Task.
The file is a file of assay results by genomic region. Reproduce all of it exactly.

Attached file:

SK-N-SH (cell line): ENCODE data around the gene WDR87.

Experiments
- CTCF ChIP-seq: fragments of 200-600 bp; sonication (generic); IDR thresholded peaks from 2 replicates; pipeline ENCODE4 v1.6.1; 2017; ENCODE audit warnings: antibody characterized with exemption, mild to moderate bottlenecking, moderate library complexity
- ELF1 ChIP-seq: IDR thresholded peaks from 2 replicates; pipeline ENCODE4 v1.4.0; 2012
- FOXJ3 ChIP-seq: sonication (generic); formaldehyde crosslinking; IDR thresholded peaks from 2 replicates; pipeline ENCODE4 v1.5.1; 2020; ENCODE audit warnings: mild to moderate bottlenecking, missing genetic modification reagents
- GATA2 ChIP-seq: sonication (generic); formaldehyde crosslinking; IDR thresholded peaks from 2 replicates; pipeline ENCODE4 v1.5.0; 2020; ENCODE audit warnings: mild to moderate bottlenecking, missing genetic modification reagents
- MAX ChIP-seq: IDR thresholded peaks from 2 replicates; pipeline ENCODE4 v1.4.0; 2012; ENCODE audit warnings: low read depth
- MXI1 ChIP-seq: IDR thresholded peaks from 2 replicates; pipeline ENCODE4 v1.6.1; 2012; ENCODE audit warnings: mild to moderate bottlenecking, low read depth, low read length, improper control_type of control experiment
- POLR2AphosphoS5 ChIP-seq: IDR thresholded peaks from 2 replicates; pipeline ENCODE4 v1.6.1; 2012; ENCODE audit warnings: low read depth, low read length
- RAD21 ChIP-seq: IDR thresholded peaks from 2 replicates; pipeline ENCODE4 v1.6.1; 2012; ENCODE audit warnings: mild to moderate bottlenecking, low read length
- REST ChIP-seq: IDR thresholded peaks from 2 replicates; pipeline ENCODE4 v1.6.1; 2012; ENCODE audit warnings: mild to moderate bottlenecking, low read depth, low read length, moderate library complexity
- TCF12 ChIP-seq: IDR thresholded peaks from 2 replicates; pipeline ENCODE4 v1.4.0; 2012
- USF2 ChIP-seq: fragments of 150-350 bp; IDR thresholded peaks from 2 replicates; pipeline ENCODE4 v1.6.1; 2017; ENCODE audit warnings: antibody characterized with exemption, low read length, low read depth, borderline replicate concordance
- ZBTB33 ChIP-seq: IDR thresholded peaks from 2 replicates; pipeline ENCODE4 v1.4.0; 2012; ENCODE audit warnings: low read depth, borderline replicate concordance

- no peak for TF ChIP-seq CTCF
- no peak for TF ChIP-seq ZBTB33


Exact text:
SK-N-SH (cell line): ENCODE data around the gene WDR87.

Experiments
- CTCF ChIP-seq: fragments of 200-600 bp; sonication (generic); IDR thresholded peaks from 2 replicates; pipeline ENCODE4 v1.6.1; 2017; ENCODE audit warnings: antibody characterized with exemption, mild to moderate bottlenecking, moderate library complexity
- ELF1 ChIP-seq: IDR thresholded peaks from 2 replicates; pipeline ENCODE4 v1.4.0; 2012
- FOXJ3 ChIP-seq: sonication (generic); formaldehyde crosslinking; IDR thresholded peaks from 2 replicates; pipeline ENCODE4 v1.5.1; 2020; ENCODE audit warnings: mild to moderate bottlenecking, missing genetic modification reagents
- GATA2 ChIP-seq: sonication (generic); formaldehyde crosslinking; IDR thresholded peaks from 2 replicates; pipeline ENCODE4 v1.5.0; 2020; ENCODE audit warnings: mild to moderate bottlenecking, missing genetic modification reagents
- MAX ChIP-seq: IDR thresholded peaks from 2 replicates; pipeline ENCODE4 v1.4.0; 2012; ENCODE audit warnings: low read depth
- MXI1 ChIP-seq: IDR thresholded peaks from 2 replicates; pipeline ENCODE4 v1.6.1; 2012; ENCODE audit warnings: mild to moderate bottlenecking, low read depth, low read length, improper control_type of control experiment
- POLR2AphosphoS5 ChIP-seq: IDR thresholded peaks from 2 replicates; pipeline ENCODE4 v1.6.1; 2012; ENCODE audit warnings: low read depth, low read length
- RAD21 ChIP-seq: IDR thresholded peaks from 2 replicates; pipeline ENCODE4 v1.6.1; 2012; ENCODE audit warnings: mild to moderate bottlenecking, low read length
- REST ChIP-seq: IDR thresholded peaks from 2 replicates; pipeline ENCODE4 v1.6.1; 2012; ENCODE audit warnings: mild to moderate bottlenecking, low read depth, low read length, moderate library complexity
- TCF12 ChIP-seq: IDR thresholded peaks from 2 replicates; pipeline ENCODE4 v1.4.0; 2012
- USF2 ChIP-seq: fragments of 150-350 bp; IDR thresholded peaks from 2 replicates; pipeline ENCODE4 v1.6.1; 2017; ENCODE audit warnings: antibody characterized with exemption, low read length, low read depth, borderline replicate concordance
- ZBTB33 ChIP-seq: IDR thresholded peaks from 2 replicates; pipeline ENCODE4 v1.4.0; 2012; ENCODE audit warnings: low read depth, borderline replicate concordance

- no peak for TF ChIP-seq CTCF
- no peak for TF ChIP-seq ZBTB33